Monday, November 20, 2017

The Language of Thorns: Midnight Tales and Dangerous Magic by Leigh Bardugo


The Language of Thorns by Leigh Bardugo. Imprint, 2017. Hardcover. 281 pages.

This collection was every bit as gorgeous as I had hoped it would be--if not more. I love how unique the stories are while also bearing strong influences and taking on familiar forms of other classic fairy tales. Bardugo truly proves her creative and accomplished writing skills in this collection, weaving together lyrical words with jaw-dropped stories and themes. These stories contain beautiful messages and dismantle on so many fairy tale tropes in order to create new ones by maintain the classic ideas but warping them into something rather different. 

The illustrations in this book are also so beautiful and add so very much to this entire story. I love how each story alternated with the blue and red color scheme, and I particularly loved how the border of each story developed as the story continued. That entire concept was a beautiful, creative idea that worked out wonderfully.

And now I'd like to include a brief word on each story: 

Ayama and the Thorn Wood - ★: I found this to be a perfect story to start the collection off with. There were some incredibly classic elements that made it feel very classic, while also ebodying an wholly new and unique story at the same time. I loved the storytelling element added to this story and felt that the entire thing was quite lovely. It became slightly repetitive towards the end, which I understand is common in these types of stories, but that took away some of my enjoyment.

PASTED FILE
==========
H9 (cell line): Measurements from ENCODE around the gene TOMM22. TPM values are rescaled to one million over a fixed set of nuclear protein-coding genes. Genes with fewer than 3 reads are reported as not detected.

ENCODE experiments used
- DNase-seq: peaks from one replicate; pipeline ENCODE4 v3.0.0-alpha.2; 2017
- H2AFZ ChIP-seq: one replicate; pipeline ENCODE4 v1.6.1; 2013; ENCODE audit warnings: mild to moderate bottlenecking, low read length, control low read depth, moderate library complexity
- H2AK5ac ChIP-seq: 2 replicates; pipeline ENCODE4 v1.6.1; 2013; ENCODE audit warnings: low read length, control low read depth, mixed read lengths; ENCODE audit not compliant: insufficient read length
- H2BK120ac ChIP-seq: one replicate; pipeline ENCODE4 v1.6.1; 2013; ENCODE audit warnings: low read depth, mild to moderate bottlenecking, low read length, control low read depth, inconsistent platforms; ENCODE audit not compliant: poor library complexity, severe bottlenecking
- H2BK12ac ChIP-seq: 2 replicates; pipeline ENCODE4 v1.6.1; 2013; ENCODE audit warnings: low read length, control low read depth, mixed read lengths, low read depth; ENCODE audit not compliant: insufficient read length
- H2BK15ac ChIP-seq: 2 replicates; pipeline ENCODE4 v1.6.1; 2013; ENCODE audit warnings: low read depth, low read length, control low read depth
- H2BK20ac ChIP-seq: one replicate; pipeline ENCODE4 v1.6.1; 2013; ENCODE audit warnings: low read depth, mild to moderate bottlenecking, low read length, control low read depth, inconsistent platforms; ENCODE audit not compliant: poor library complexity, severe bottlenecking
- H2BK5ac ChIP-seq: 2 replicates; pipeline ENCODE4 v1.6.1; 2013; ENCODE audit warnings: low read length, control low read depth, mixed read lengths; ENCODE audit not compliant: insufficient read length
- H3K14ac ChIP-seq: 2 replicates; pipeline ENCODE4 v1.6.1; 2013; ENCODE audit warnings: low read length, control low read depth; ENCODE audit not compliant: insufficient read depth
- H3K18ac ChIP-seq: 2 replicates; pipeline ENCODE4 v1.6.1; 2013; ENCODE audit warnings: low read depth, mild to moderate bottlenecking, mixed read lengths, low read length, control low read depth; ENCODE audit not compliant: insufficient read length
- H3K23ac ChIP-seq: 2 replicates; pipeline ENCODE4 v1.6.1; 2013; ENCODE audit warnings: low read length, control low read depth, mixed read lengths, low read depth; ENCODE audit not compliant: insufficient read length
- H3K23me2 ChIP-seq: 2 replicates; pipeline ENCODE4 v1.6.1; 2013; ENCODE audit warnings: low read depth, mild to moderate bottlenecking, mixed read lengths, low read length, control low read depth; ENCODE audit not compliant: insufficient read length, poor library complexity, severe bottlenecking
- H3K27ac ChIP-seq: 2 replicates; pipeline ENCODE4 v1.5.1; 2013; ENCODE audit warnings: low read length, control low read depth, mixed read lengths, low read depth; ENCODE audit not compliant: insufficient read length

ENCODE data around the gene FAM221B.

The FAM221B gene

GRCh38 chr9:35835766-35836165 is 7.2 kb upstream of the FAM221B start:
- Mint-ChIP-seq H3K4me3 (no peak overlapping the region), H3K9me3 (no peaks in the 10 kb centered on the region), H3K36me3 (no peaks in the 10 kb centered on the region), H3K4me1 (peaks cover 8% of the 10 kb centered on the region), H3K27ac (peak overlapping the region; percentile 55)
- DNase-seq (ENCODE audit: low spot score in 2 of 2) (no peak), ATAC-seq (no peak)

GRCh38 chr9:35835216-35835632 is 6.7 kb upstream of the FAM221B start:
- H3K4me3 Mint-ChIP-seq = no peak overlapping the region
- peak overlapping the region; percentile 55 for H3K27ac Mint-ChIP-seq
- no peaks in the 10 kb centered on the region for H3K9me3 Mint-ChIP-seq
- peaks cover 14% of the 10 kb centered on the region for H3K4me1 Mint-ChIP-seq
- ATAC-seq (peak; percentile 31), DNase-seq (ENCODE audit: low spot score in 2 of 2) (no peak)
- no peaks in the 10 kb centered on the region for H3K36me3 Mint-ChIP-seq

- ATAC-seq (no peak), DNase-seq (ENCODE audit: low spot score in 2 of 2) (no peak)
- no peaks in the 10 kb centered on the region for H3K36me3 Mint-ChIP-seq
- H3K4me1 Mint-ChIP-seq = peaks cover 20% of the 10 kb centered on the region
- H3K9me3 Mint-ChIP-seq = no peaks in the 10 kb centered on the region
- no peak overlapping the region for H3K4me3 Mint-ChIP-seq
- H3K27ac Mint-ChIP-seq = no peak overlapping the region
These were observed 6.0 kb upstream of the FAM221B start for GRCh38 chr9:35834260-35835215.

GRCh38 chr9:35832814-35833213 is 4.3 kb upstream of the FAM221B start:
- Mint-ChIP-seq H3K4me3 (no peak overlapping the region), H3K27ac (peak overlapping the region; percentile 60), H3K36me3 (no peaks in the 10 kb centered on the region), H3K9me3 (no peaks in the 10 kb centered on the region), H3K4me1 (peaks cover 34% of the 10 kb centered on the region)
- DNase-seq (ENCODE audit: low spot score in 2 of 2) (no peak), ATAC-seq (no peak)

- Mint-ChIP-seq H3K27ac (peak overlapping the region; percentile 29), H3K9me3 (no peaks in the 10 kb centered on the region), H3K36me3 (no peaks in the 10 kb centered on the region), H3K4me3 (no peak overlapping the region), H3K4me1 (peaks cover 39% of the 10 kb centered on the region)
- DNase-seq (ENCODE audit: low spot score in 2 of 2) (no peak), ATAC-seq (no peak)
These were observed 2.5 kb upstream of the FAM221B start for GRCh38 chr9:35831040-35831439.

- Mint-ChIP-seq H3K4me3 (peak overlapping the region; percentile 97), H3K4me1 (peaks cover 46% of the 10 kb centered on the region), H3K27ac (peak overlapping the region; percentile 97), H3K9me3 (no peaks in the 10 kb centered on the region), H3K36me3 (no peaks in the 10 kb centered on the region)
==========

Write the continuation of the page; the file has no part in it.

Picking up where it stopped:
The Too-Clever Fox 🦊★: I really enjoyed this story, although I found it slightly predictable at times. This one felt particularly classic and familiar, but I loved the various twists Bardugo weaved into it. I really enjoyed reading about all of the different animals and there roles, but the clever fox, of course, was my favorite. "The Too-Clever Fox" gets a little darker than the first story, but it still weaves in an interesting little fable message. 

The Witch of Duva - ★: I loved this one! The entire concept and the dark atmosphere that permeated the entire story in such a wonderful manner were amazing, and I really think Bardugo crafted this one perfectly. The witch was a fascinating character, and i loved how somewhat disturbing and odd this story became as it went on. 

Little Knife 🌊 ★: "Little Knife" is brilliant. This is a story about a girl named Yuva who is so jaw-droppingly beautiful that she literally has to go around with a veil over her so that people can control themselves when she is around. This is another one that I really loved. It was such a classic and timeless tale, and one that I really enjoyed. 

The Soldier Prince - ★: This was probably my least favorite content-wise. I loved the illustrations and border decorations on this story, but the story itself fell somewhat flat for me. This is a take on the Nutcracker, and although I enjoyed that aspect, I felt a little lost and uninterested in many parts o this story. the plot idea was interesting, but the execution felt lackluster.

When Water Sang Fire★: I completely understand why this was chosen as the last story of the book, as it leaves an incredibly strong message. This is a Little Mermaid-inspired tale that is all about sacrifice, ambition, and acceptance. I don't want to go into any detail on this one because it is wonderful to discover on your own. 


Overall, I've given The Language of Thorns five stars! I can definitely see myself re-reading these tales and even reading them to others. 







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1 comment:

  1. I'm so glad to see how much you enjoyed this collection. I don't normally read many short stories but was definitely willing to make an exception for Bardugo. Now you have me convinced I need to read these. Great review!

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